At the next meeting there were strong words and angry feelings, which resulted in a division among the members. Most of the people wanted to stop the club's lifesaving activities and all involvements with shipwreck victims . . . ("it's too unpleasant, it's a hindrance to our social life, it's opening the door to folks who are not our kind"). As you'd expect, some still insisted upon saving lives, that this was their primary objective---that their only reason for existence was ministering to anyone needing help regardless of their club's beauty or size or decorations. They were voted down and told if they wanted to save the lives of various kinds of people who were shipwrecked in those waters, they could begin their own lifesaving station down the coast! They did.
As years passed, the new station experienced the same old changes. It evolved into another club . . . and yet another lifesaving station was begun. History continued to repeat itself . . . and if you visit that coast today you'll find a large number of exclusive, impressive clubs along the shoreline owned and operated by slick professionals who have lost all involvement with the saving of lives.
Shipwrecks still occur in those waters, but now most of the victims are not saved. Every day they drown at sea, and so few seem to care . . . so very few. Do you?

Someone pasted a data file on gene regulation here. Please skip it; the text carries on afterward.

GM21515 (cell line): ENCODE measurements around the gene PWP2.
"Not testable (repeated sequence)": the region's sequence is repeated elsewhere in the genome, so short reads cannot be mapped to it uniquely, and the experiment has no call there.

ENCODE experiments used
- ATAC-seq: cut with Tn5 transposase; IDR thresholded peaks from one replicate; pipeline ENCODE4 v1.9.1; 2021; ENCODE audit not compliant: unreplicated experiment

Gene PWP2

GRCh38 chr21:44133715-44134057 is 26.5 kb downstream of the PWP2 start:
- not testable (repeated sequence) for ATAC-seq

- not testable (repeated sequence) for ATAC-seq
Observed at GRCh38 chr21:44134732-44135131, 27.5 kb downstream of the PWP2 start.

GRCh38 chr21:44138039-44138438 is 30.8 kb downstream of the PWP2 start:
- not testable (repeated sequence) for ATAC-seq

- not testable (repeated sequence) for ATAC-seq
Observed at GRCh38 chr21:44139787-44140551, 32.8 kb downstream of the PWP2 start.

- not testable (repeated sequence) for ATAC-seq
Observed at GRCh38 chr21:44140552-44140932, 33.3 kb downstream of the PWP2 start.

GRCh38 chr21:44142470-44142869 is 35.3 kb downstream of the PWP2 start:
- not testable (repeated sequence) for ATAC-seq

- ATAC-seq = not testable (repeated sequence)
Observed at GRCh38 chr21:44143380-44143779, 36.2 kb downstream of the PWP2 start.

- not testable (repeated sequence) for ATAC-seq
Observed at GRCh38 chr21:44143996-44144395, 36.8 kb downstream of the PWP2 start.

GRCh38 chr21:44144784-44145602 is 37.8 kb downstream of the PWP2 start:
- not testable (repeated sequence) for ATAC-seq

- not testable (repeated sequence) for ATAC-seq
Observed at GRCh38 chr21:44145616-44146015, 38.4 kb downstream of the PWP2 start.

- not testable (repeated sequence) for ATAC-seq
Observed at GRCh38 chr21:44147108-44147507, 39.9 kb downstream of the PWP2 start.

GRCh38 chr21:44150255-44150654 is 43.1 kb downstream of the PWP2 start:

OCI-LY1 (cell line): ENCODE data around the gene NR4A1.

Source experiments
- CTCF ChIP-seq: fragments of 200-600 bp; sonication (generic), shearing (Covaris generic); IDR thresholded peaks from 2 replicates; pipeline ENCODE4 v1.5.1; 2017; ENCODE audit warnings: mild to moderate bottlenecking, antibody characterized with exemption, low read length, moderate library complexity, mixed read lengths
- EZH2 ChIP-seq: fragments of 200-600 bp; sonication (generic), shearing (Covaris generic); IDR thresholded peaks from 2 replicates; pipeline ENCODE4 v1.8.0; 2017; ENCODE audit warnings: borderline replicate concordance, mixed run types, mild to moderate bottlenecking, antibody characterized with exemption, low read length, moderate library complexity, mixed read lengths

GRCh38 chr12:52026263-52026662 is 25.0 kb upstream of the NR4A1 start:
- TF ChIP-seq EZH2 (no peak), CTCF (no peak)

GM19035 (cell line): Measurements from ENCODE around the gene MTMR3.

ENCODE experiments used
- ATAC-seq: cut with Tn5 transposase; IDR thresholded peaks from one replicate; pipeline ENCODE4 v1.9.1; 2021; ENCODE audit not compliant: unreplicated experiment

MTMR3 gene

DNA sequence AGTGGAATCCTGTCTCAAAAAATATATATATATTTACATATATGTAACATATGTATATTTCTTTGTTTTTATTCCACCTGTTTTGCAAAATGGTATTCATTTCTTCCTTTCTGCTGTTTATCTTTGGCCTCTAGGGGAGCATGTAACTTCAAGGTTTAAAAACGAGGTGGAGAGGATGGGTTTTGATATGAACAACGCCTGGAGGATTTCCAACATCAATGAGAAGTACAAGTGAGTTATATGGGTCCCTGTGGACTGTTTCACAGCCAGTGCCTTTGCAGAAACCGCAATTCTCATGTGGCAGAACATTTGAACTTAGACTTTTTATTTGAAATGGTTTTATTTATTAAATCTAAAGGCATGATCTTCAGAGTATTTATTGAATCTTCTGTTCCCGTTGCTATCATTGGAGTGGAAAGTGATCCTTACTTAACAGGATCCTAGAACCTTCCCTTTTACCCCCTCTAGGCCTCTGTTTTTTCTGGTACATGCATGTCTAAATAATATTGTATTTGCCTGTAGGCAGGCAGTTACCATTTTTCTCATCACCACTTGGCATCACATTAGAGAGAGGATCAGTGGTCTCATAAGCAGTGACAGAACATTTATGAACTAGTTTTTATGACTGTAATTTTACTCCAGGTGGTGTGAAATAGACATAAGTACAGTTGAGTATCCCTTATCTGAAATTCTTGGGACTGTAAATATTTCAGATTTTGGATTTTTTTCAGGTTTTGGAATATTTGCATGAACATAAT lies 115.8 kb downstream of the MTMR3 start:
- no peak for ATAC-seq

Give away your life... To The Lifesaver and let Him rescue the perishing through you.
As a man and as a pastor I continue to benefit from a God-given gift, the glorious gift of being able to Ask for Help. Of course, the words of Jesus in Matthew 7:7-8, initially invite me into this inspiring idea. Jesus said: "Ask... Seek... Knock."
So, I am most encouraged that I can Ask God for Help, but also I am grateful to have the privilege to Ask others for Help. It confounds me how we as humans, specifically those of us who lead, too often prefer to be original than effective. Lord forgive. Lord forbid.
This morning, for example, I sat for an hour or more with a 71-year-old, retired pastor who is now a church health consultant. For the whole time together he poured help and health into my life as a man and as a local church leader. He gave me answers to questions I would have struggled with for a long time to answer on my own. The truth is, without his help today, I may have never found the answers he freely gave.
His years of experience in life and leading was a brilliant, God-given, light shining into my future, giving me hope and assurance that the way forward is filled with not fear, but fulfillment, not just for me but also for the local church I have been entrusted to lead.
Here's the secret to our meeting. After spending three days together as tag-team presenters at a district training event for pastors, my new friend, Dr. Paul, invited me to sit with him this morning. He could tell I was willing to Ask for Help. He knew I was a green apple, ever-growing, and I think that excited him to pour into me one-on-one as much as it encouraged me to be invited into his life.